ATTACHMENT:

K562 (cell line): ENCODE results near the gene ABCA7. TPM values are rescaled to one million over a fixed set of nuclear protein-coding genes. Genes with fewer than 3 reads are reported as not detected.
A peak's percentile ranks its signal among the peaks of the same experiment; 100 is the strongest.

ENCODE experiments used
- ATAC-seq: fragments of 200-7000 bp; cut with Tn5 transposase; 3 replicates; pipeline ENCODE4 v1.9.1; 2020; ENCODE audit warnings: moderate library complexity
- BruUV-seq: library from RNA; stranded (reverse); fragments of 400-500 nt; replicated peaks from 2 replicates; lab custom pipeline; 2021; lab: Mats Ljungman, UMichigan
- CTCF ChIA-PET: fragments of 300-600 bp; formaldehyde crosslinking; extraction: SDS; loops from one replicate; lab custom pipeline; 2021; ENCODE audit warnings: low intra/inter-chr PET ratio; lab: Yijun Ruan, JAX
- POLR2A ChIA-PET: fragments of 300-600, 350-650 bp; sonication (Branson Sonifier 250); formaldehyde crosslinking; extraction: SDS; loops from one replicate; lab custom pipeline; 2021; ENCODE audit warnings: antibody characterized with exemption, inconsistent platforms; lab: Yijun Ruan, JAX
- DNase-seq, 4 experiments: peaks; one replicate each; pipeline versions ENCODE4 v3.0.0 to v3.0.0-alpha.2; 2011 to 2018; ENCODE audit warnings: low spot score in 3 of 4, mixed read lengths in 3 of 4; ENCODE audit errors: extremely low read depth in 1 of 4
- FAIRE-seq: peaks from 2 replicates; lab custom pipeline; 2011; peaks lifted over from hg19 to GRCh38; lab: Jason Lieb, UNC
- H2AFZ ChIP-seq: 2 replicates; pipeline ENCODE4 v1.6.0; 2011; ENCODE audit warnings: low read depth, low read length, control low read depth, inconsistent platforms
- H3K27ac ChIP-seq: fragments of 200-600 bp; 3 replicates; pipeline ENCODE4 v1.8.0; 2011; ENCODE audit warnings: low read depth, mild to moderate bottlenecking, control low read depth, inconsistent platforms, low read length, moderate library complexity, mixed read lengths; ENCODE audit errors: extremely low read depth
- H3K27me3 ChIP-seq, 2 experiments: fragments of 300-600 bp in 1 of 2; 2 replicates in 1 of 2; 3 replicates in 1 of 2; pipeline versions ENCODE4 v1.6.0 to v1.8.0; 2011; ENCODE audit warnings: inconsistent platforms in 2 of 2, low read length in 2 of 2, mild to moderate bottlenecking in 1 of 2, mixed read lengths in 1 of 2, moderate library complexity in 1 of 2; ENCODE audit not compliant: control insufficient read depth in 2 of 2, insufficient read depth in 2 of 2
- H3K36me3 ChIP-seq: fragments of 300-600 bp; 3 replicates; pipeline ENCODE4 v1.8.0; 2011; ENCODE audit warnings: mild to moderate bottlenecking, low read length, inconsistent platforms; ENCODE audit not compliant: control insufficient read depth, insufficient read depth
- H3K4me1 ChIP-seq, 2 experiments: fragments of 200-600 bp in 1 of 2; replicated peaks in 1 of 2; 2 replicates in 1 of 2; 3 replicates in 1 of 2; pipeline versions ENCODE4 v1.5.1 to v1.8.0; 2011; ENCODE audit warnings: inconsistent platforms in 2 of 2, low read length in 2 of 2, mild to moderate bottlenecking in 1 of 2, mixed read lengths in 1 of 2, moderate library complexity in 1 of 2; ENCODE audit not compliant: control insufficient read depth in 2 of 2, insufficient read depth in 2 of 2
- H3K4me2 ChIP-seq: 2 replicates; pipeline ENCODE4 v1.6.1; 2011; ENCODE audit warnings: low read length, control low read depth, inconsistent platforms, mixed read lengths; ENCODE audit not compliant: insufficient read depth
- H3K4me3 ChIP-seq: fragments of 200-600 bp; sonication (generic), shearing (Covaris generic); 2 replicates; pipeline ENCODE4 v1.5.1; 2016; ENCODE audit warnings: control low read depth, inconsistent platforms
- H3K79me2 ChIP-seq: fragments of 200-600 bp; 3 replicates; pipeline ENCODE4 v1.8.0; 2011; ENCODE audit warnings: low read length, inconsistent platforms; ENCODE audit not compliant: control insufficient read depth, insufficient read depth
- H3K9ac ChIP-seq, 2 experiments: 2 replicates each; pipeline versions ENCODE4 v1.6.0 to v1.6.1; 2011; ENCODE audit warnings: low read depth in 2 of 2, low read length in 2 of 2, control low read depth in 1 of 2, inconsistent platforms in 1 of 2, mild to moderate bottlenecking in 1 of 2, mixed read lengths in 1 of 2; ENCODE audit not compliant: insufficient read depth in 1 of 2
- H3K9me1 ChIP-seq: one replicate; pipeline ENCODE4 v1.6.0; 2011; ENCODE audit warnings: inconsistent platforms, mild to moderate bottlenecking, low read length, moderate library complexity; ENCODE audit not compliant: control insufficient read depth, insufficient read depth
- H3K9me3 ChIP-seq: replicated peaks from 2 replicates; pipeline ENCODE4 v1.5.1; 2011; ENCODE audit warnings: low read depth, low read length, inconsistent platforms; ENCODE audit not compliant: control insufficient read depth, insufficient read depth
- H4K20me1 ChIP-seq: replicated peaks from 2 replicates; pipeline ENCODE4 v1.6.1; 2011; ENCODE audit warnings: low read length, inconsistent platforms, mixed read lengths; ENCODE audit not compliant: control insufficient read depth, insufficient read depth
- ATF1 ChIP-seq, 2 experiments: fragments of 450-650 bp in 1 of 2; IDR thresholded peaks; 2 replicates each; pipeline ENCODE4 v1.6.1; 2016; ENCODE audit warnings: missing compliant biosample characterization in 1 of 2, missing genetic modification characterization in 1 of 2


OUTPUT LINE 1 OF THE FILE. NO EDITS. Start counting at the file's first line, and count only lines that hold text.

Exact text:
K562 (cell line): ENCODE results near the gene ABCA7. TPM values are rescaled to one million over a fixed set of nuclear protein-coding genes. Genes with fewer than 3 reads are reported as not detected.